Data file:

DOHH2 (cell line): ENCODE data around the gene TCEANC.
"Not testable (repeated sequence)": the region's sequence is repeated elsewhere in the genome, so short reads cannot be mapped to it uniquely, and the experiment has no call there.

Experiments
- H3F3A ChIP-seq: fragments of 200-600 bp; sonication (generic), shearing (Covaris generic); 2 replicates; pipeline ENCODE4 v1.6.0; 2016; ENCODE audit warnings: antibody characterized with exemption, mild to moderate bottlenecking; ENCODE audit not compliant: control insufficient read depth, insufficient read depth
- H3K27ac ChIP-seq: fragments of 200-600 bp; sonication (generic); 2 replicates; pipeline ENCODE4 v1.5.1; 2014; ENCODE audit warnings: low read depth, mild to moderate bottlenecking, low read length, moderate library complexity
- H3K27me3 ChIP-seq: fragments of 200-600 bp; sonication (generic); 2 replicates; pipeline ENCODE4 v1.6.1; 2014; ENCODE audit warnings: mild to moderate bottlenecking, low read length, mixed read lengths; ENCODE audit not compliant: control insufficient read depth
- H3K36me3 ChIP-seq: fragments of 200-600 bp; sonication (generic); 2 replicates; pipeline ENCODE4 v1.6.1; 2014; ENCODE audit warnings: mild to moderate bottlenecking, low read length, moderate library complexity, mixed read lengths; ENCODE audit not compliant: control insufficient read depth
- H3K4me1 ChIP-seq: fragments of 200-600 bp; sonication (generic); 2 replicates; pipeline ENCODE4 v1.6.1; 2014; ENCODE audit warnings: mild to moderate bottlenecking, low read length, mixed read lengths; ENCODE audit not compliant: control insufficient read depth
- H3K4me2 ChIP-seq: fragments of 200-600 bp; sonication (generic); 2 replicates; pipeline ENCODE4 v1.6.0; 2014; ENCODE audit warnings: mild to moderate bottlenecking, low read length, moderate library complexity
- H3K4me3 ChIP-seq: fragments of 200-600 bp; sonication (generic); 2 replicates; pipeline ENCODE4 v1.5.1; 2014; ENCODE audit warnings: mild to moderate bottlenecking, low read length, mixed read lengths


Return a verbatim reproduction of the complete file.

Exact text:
DOHH2 (cell line): ENCODE data around the gene TCEANC.
"Not testable (repeated sequence)": the region's sequence is repeated elsewhere in the genome, so short reads cannot be mapped to it uniquely, and the experiment has no call there.

Experiments
- H3F3A ChIP-seq: fragments of 200-600 bp; sonication (generic), shearing (Covaris generic); 2 replicates; pipeline ENCODE4 v1.6.0; 2016; ENCODE audit warnings: antibody characterized with exemption, mild to moderate bottlenecking; ENCODE audit not compliant: control insufficient read depth, insufficient read depth
- H3K27ac ChIP-seq: fragments of 200-600 bp; sonication (generic); 2 replicates; pipeline ENCODE4 v1.5.1; 2014; ENCODE audit warnings: low read depth, mild to moderate bottlenecking, low read length, moderate library complexity
- H3K27me3 ChIP-seq: fragments of 200-600 bp; sonication (generic); 2 replicates; pipeline ENCODE4 v1.6.1; 2014; ENCODE audit warnings: mild to moderate bottlenecking, low read length, mixed read lengths; ENCODE audit not compliant: control insufficient read depth
- H3K36me3 ChIP-seq: fragments of 200-600 bp; sonication (generic); 2 replicates; pipeline ENCODE4 v1.6.1; 2014; ENCODE audit warnings: mild to moderate bottlenecking, low read length, moderate library complexity, mixed read lengths; ENCODE audit not compliant: control insufficient read depth
- H3K4me1 ChIP-seq: fragments of 200-600 bp; sonication (generic); 2 replicates; pipeline ENCODE4 v1.6.1; 2014; ENCODE audit warnings: mild to moderate bottlenecking, low read length, mixed read lengths; ENCODE audit not compliant: control insufficient read depth
- H3K4me2 ChIP-seq: fragments of 200-600 bp; sonication (generic); 2 replicates; pipeline ENCODE4 v1.6.0; 2014; ENCODE audit warnings: mild to moderate bottlenecking, low read length, moderate library complexity
- H3K4me3 ChIP-seq: fragments of 200-600 bp; sonication (generic); 2 replicates; pipeline ENCODE4 v1.5.1; 2014; ENCODE audit warnings: mild to moderate bottlenecking, low read length, mixed read lengths